Do You Have to Wait 30 Days for a Decree of Divorce in Arkansas?

By Mary Jane Freeman

Even if divorcing spouses agree on all marital issues, such as custody and property division, Arkansas imposes a 30-day waiting period on all divorces. This means the court will not issue a divorce decree until at least 30 days have passed since the date the divorce petition was filed.

Filing for Divorce

To file for divorce in Arkansas, you must be a resident of the state for at least 60 days before you submit your petition for divorce. On the petition, you must tell the court your grounds, or reasons, for divorce. Arkansas recognizes several grounds for divorce. The two most commonly cited grounds are general indignities and living separate and apart for at least 18 months. After the application is filed and the other spouse is served with divorce papers, the divorce case begins. Spouses are free to reach an agreement on marital issues such as property division, alimony and child custody. If they are unable to agree, however, the court will decide these matters for them and issue a divorce decree.

Waiting Period for Final Divorce Decree

Arkansas, like many other states, imposes a waiting period before issuing divorce decrees. Spouses must wait 30 days from the date the divorce petition is filed before an Arkansas court will issue a divorce decree. In many cases, divorces take much longer than 30 days to complete, especially if spouses disagree on marital issues. However, even if the divorce is uncontested and all issues are resolved in less than 30 days, the court will not issue a divorce decree until the 31st day.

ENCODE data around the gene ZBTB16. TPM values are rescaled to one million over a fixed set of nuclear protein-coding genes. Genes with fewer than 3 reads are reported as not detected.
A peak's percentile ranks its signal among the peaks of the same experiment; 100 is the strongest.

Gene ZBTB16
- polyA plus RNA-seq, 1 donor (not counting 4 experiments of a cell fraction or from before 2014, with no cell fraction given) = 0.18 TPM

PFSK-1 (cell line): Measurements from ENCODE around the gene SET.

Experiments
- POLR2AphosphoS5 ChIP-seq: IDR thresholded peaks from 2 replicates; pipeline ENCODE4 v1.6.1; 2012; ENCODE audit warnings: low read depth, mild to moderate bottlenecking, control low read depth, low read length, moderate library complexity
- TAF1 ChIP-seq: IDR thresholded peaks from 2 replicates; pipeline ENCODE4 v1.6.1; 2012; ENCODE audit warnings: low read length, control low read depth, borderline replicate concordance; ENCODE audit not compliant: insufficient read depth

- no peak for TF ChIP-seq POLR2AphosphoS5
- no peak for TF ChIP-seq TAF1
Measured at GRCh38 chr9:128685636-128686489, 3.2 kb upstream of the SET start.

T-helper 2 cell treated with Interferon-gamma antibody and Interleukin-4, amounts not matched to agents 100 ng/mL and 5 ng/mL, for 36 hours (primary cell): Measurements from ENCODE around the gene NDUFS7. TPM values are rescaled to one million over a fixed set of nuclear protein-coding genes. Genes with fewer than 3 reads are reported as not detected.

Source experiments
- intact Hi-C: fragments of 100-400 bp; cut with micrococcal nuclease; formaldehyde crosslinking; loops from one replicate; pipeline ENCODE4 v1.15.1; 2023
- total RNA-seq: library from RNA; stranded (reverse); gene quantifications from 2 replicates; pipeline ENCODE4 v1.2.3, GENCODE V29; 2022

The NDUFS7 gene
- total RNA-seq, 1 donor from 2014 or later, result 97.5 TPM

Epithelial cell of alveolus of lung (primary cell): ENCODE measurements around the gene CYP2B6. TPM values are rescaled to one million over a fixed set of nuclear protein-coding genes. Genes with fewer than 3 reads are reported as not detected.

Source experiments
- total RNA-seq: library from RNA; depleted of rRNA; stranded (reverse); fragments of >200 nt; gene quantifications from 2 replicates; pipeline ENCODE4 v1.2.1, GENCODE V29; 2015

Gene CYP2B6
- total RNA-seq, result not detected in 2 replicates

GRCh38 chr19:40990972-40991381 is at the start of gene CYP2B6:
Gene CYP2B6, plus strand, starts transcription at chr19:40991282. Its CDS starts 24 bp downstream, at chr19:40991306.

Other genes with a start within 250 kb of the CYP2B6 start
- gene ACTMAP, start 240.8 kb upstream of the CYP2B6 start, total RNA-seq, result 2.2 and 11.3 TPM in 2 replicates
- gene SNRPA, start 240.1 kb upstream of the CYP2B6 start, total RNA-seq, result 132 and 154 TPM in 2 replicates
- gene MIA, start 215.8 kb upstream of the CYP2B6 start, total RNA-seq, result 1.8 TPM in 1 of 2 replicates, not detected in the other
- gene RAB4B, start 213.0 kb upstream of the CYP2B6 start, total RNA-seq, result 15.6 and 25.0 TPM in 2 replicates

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How Do I File for Divorce in Oregon?

In Oregon, divorce is called dissolution of marriage. Either spouse can file for dissolution and must do so in accordance with the procedures set forth in the Oregon statutes. During the dissolution proceeding, a court may divide marital property, award alimony, decide custody issues and terminate the marriage.

Arkansas Divorce Information

Arkansas favors marriage and requires proof of the grounds on which a petition for divorce is based. Most people file for divorce on the basis of an 18-month continuous separation or "general indignities," although the state recognizes several other fault grounds. Usually, a witness must testify about the breakup of the marriage in open court. Couples who enter into the state’s covenant marriage face strict limitations on their ability to divorce.

How to Get a Quick Divorce in New York

New York does not have a reputation for speedy divorces. If your spouse contests your divorce, the process can easily drag on for more than a year. However, if he does not contest it, you might be divorced in a matter of months, especially if you work together to finalize your marriage. New York’s divorce laws are somewhat complex, but if you understand their nuances, you can hasten the process.

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